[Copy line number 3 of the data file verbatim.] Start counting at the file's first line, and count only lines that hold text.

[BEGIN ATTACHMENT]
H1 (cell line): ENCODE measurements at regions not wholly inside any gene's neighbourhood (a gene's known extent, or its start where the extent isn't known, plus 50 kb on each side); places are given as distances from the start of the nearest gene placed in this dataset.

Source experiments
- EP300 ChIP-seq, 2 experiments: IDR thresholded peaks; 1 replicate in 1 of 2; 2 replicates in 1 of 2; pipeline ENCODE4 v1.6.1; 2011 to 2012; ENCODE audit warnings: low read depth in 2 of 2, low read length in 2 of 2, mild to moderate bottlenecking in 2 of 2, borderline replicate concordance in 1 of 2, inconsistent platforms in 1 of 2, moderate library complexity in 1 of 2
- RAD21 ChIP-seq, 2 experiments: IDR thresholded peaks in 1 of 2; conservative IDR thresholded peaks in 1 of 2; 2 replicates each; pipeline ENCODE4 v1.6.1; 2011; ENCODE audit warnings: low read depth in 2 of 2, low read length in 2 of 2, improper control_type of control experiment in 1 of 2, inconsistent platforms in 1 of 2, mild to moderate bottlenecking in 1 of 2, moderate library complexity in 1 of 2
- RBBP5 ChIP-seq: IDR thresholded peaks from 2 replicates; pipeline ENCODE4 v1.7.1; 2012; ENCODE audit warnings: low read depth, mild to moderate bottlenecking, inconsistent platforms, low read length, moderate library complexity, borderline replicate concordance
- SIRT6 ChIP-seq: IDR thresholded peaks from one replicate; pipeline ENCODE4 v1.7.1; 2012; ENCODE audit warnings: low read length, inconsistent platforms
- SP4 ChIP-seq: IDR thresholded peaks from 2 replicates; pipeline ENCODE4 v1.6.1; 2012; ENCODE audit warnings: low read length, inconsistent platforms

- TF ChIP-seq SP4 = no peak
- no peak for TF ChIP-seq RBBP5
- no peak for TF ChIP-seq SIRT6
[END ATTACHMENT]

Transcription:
- EP300 ChIP-seq, 2 experiments: IDR thresholded peaks; 1 replicate in 1 of 2; 2 replicates in 1 of 2; pipeline ENCODE4 v1.6.1; 2011 to 2012; ENCODE audit warnings: low read depth in 2 of 2, low read length in 2 of 2, mild to moderate bottlenecking in 2 of 2, borderline replicate concordance in 1 of 2, inconsistent platforms in 1 of 2, moderate library complexity in 1 of 2